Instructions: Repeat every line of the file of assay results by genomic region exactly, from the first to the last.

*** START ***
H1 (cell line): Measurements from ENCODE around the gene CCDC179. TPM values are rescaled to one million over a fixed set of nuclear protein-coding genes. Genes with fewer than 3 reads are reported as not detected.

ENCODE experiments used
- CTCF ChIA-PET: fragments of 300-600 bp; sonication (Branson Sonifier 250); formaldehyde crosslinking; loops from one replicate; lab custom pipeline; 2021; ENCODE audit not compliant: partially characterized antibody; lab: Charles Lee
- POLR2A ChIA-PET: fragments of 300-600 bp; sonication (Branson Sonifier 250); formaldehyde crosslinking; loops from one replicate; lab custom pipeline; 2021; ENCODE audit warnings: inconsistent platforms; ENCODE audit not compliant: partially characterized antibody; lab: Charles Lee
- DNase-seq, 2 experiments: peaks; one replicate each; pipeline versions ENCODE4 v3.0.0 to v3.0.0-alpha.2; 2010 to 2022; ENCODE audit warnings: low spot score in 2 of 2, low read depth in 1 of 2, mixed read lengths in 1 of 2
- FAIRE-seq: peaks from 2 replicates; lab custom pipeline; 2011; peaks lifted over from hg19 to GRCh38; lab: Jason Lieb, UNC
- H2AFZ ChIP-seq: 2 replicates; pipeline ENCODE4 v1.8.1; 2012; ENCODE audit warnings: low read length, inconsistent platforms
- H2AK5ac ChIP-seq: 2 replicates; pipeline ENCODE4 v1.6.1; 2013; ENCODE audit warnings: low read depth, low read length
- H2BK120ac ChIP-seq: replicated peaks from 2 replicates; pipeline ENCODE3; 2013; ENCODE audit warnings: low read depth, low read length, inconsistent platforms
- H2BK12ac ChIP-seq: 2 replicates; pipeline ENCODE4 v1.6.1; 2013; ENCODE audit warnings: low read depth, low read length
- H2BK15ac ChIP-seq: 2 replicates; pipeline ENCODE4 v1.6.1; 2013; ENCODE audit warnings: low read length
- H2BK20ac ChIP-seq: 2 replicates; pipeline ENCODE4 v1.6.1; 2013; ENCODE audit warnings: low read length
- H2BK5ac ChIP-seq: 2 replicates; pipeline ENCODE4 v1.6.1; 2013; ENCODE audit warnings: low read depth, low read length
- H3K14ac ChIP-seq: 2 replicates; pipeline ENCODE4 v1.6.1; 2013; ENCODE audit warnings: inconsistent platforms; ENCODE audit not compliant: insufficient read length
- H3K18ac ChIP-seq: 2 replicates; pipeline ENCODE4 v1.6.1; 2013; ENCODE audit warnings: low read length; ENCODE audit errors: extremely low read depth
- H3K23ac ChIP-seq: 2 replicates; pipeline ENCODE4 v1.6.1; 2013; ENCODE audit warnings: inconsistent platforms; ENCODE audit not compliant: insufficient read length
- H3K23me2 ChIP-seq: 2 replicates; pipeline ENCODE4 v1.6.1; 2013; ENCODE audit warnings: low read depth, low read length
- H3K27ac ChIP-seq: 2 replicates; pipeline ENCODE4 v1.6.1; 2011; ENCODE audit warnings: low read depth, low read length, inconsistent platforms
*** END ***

H1 (cell line): Measurements from ENCODE around the gene CCDC179. TPM values are rescaled to one million over a fixed set of nuclear protein-coding genes. Genes with fewer than 3 reads are reported as not detected.

ENCODE experiments used
- CTCF ChIA-PET: fragments of 300-600 bp; sonication (Branson Sonifier 250); formaldehyde crosslinking; loops from one replicate; lab custom pipeline; 2021; ENCODE audit not compliant: partially characterized antibody; lab: Charles Lee
- POLR2A ChIA-PET: fragments of 300-600 bp; sonication (Branson Sonifier 250); formaldehyde crosslinking; loops from one replicate; lab custom pipeline; 2021; ENCODE audit warnings: inconsistent platforms; ENCODE audit not compliant: partially characterized antibody; lab: Charles Lee
- DNase-seq, 2 experiments: peaks; one replicate each; pipeline versions ENCODE4 v3.0.0 to v3.0.0-alpha.2; 2010 to 2022; ENCODE audit warnings: low spot score in 2 of 2, low read depth in 1 of 2, mixed read lengths in 1 of 2
- FAIRE-seq: peaks from 2 replicates; lab custom pipeline; 2011; peaks lifted over from hg19 to GRCh38; lab: Jason Lieb, UNC
- H2AFZ ChIP-seq: 2 replicates; pipeline ENCODE4 v1.8.1; 2012; ENCODE audit warnings: low read length, inconsistent platforms
- H2AK5ac ChIP-seq: 2 replicates; pipeline ENCODE4 v1.6.1; 2013; ENCODE audit warnings: low read depth, low read length
- H2BK120ac ChIP-seq: replicated peaks from 2 replicates; pipeline ENCODE3; 2013; ENCODE audit warnings: low read depth, low read length, inconsistent platforms
- H2BK12ac ChIP-seq: 2 replicates; pipeline ENCODE4 v1.6.1; 2013; ENCODE audit warnings: low read depth, low read length
- H2BK15ac ChIP-seq: 2 replicates; pipeline ENCODE4 v1.6.1; 2013; ENCODE audit warnings: low read length
- H2BK20ac ChIP-seq: 2 replicates; pipeline ENCODE4 v1.6.1; 2013; ENCODE audit warnings: low read length
- H2BK5ac ChIP-seq: 2 replicates; pipeline ENCODE4 v1.6.1; 2013; ENCODE audit warnings: low read depth, low read length
- H3K14ac ChIP-seq: 2 replicates; pipeline ENCODE4 v1.6.1; 2013; ENCODE audit warnings: inconsistent platforms; ENCODE audit not compliant: insufficient read length
- H3K18ac ChIP-seq: 2 replicates; pipeline ENCODE4 v1.6.1; 2013; ENCODE audit warnings: low read length; ENCODE audit errors: extremely low read depth
- H3K23ac ChIP-seq: 2 replicates; pipeline ENCODE4 v1.6.1; 2013; ENCODE audit warnings: inconsistent platforms; ENCODE audit not compliant: insufficient read length
- H3K23me2 ChIP-seq: 2 replicates; pipeline ENCODE4 v1.6.1; 2013; ENCODE audit warnings: low read depth, low read length
- H3K27ac ChIP-seq: 2 replicates; pipeline ENCODE4 v1.6.1; 2011; ENCODE audit warnings: low read depth, low read length, inconsistent platforms